09 Apr Indiegogo vs Kickstarter 2019 – A Deeper Perspective
Since the dawn of online crowdfunding, Kickstarter and Indiegogo have dominated the industry. Founded just two years apart from each other (Indiegogo in 2007, Kickstarter in 2009), the two have remained rivals for long and pose quite a dilemma for anyone who has to choose between them to kickstart their crowdfunding goals.
Choosing between Kickstarter and Indiegogo is like choosing between an Android and an iOS with the ultimate decision being made on factors like user preference, expectations & requirements.
So, what is it going to be this year? An Android phone or an iOS phone? Kickstarter or Indiegogo? While we can’t help you decide on the former, we can definitely help you choose between Kickstarter and Indiegogo
Revisiting Kickstarter vs Indiegogo Key Similarities & Differences
Last year, we extensively covered the key differences between the two platform, giving details on the key differences between the two platforms. While you can read the blog post in detail here, we’ll quickly give a summary below.
- Funding Model: The key difference between the two is their funding model. KS has an, ‘all or nothing,’ model which means if your projects don’t meet goals, you’ll not receive a penny. IG on the other hand has a flexible model where the campaign will receive the money whether or not it has reached its goal.
- Better Success Rate: KS has better quality control than IG with statistics showing KS to have 36% success rate. The overall success rate of IG is around 13% (as of 2016).
- Fee Structure: Both platforms have a 5% fee which is affordable for a crowdfunding campaign.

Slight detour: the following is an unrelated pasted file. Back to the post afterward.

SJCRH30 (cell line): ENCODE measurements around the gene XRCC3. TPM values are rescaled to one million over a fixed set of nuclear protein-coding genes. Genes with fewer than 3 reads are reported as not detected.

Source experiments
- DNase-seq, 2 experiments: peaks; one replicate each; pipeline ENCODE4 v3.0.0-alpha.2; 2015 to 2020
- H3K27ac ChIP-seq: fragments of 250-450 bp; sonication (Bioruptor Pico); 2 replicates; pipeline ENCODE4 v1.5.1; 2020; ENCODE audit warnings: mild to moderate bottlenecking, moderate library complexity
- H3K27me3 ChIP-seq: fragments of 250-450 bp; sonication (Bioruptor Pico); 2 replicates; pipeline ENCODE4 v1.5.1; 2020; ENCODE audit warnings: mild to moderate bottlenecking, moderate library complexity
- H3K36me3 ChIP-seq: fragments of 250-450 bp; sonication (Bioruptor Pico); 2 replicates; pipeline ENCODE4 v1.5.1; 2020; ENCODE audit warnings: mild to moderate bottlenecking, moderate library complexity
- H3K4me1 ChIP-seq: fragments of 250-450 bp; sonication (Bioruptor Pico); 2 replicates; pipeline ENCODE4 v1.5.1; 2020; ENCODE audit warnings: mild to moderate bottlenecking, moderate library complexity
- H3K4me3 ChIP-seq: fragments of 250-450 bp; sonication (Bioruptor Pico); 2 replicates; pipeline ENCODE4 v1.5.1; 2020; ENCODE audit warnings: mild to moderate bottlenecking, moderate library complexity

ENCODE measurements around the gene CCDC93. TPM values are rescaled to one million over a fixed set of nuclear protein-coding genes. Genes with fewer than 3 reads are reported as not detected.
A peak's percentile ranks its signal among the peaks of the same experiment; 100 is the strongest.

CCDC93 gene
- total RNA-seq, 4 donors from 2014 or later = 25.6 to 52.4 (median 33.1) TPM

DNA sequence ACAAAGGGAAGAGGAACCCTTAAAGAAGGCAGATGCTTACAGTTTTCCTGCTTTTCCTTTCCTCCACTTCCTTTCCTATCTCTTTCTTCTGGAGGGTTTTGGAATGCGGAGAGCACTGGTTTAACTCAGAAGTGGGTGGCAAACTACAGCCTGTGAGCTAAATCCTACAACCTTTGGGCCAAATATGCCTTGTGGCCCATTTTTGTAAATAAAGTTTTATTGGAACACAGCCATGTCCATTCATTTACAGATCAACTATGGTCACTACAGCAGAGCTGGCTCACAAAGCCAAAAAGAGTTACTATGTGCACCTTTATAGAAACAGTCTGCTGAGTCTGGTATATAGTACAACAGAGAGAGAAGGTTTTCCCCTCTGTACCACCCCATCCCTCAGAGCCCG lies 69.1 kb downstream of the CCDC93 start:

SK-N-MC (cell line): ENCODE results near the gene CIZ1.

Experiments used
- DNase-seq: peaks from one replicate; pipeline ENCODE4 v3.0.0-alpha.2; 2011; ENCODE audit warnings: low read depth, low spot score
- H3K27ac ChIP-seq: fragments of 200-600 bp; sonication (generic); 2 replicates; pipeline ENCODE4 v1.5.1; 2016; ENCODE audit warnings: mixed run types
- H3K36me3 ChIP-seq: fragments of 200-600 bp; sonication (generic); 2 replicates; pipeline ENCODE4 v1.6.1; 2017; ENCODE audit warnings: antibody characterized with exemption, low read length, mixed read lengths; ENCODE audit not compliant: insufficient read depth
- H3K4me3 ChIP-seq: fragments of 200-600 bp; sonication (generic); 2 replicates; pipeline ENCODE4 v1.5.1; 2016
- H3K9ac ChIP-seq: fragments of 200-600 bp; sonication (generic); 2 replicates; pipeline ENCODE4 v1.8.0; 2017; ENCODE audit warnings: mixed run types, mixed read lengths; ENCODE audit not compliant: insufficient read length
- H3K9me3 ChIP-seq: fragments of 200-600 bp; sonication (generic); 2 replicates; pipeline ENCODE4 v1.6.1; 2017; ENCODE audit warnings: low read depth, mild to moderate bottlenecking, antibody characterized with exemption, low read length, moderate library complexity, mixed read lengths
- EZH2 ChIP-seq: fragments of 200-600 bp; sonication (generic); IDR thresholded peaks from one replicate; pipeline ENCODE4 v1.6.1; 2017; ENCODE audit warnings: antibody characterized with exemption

- Public Statistics: KS has a more open approach and has important data listed on its website, while IG does not give out data which makes it difficult to judge on the basis of metrics.
- Media Outreach: KS has a more successful media outreach which means it’s good for campaigns to get recognition.
Both Kickstarter and Indiegogo are powerful in their own right, boasting of valuable features. The trick is to understand and identify your own requirements against the platforms’ features.
For example, do you need fixed funding or flexible funding? Do you need funding after a campaign ends? Do you need shipment help? Do you want a simple process where you receive money after your goals are met? In identifying your own requirements, you can choose the best platform for your business.
Looking Beyond Surface Differences and Identifying What Works for You
It wasn’t out of jest that we mentioned Android vs iOS earlier. If you look at Kickstarter and Indiegogo, you’ll see a similar pattern.
Kickstarter has strict rules to adhere to, implements a fixed-funding model and has important quality control measures in place. Not anyone can join the platform and pass the application review process. Reminds you of Apple?
Indiegogo is a more relaxed platform that supports any project or product and has a wider category range than Kickstarter. It’s like an open-market where anyone can submit a project with a not-so-strict application review process. Remember Android?
Analogies aside, Kickstarter vs Indiegogo 2019 is a choice of preference based on three important aspects.
Creative Projects vs Product Development
The first factor to consider is the kind of product/project you’re building. If it’s a creative project with a specific timeline or end goal in mind then Kickstarter is a better choice. In fact, Kickstarter clearly states that ‘Our mission is to bring creative projects to life,’ and their choice of campaigners are artists, musicians, filmmakers etc.